Iowa State guard Tyrese Haliburton talks about trying out for the USA U19 basketball team.
Randy Peterson, firstname.lastname@example.org
Aside from Tyrese Haliburton helping Team USA win a gold medal Sunday, the most impressive contribution the Iowa State sophomore-to-be made was from the three-point arc.
He was on fire.
Haliburton successfully started a process that he outlined during an interview with the Register three weeks ago — and before he made the World Cup roster that beat Mali 93-79 Sunday in the U-19 FIBA World Cup championship game.
He not only showed Cyclones basketball followers that he’ll shoot more three-pointers during what could be a promising season — he also showed the world.
While helping the USA breeze through the tournament, Haliburton shot 68.9 percent from the field, including making 10 of his 18 three-point attempts. He was named to the tournament’s All-Star Five.
Still concerned about Iowa State’s floor-spacing and long-range shooting next season?
You shouldn’t be.
Haliburton scored six points, had eight assists, four rebounds, two steals and a blocked shot Sunday. He was 3-for-4 from the field.
He was a star among USA stars on a team coached by Kansas State’s Bruce Weber. Just last week, CBSSports.com had him as the 25th pick in the 2020 NBA draft.
He handles the ball very well. He plays solid defense. And he showed during the past couple weeks that he can be the outside shooting threat that fans saw glimpses of last season.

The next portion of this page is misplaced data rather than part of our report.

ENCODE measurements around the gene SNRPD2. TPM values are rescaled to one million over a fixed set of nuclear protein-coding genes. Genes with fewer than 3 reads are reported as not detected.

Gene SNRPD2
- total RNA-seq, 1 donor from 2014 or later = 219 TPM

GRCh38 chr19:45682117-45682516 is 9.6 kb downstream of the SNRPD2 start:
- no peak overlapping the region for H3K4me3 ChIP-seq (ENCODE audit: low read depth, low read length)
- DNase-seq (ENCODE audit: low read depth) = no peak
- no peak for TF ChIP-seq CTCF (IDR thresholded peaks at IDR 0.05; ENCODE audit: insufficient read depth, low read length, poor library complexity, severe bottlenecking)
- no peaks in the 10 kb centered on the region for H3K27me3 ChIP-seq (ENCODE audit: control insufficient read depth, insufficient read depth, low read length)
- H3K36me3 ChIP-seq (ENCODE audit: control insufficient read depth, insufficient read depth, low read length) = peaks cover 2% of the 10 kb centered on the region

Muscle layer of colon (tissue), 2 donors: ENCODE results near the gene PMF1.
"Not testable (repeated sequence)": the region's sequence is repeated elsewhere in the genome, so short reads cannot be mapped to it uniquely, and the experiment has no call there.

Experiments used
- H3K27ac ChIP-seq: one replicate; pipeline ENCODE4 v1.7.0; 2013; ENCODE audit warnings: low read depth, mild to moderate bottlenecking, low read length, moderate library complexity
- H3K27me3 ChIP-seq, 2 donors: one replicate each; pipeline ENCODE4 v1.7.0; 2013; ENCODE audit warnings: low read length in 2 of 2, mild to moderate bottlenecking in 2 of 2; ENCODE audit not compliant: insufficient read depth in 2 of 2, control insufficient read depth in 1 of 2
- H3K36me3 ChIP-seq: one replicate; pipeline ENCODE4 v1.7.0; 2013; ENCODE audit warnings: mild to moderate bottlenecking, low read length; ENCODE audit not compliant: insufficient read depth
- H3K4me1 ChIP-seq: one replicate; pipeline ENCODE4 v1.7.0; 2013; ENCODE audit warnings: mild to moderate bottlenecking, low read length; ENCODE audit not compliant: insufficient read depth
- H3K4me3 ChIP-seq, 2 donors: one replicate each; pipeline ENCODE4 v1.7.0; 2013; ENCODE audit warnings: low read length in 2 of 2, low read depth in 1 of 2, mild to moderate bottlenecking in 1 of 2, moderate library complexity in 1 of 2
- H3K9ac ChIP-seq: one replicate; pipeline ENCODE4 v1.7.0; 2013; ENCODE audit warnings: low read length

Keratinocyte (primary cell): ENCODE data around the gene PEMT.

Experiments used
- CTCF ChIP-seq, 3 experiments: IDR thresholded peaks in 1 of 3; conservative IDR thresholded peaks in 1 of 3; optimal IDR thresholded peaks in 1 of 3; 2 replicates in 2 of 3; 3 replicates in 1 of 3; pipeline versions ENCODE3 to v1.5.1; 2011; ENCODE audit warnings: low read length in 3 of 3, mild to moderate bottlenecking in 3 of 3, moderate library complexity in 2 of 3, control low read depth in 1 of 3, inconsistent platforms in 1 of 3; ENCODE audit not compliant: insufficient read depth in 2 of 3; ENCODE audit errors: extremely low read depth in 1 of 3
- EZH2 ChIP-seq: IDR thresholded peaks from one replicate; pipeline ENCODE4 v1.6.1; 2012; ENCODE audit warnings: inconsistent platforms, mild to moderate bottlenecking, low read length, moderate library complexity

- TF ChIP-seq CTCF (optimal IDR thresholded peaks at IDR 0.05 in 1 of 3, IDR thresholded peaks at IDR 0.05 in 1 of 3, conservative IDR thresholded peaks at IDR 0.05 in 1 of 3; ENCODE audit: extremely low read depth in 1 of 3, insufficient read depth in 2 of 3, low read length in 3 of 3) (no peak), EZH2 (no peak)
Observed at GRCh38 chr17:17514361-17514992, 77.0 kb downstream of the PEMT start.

And he’ll have to be. Lindell Wigginton, Marial Shayok, Nick Weiler-Babb and Talen Horton-Tucker aren’t around anymore. They combined for 208 of Iowa State’s 294 three-point baskets last season. That’s 70.7 percent of the three-point scoring gone elsewhere. No one knows this better than Haliburton.
He led Iowa State with 43.3 percent accuracy while going 49-for-113 from three-point range during his first college season. The Cyclones were 7-1 in games in which he made at least three, and 8-2 in games in which he shot five or more.
He tailed off toward the end of the season, though, making just three of seven. He combined for only 12 three-point baskets over the season’s final 10 games, after combining for 16 during the first 10.
“I know my role will change,” Haliburton said. “I’ll be ready for it. I’ll be prepared. For sure, I’ll shoot more. I have to. We lost a lot of three-point scoring.
“I know I’ll have to take a bigger role.”
And if what happened during the World Cup in Greece is any indication, Haliburton has already taken one very big step toward that ambitious goal.
Iowa State columnist Randy Peterson has been with the Register for parts of five decades. Randy writes opinion and analysis of Iowa State football and basketball. You can reach Randy at email@example.com or on Twitter at @RandyPete.
Source: Des Moines Register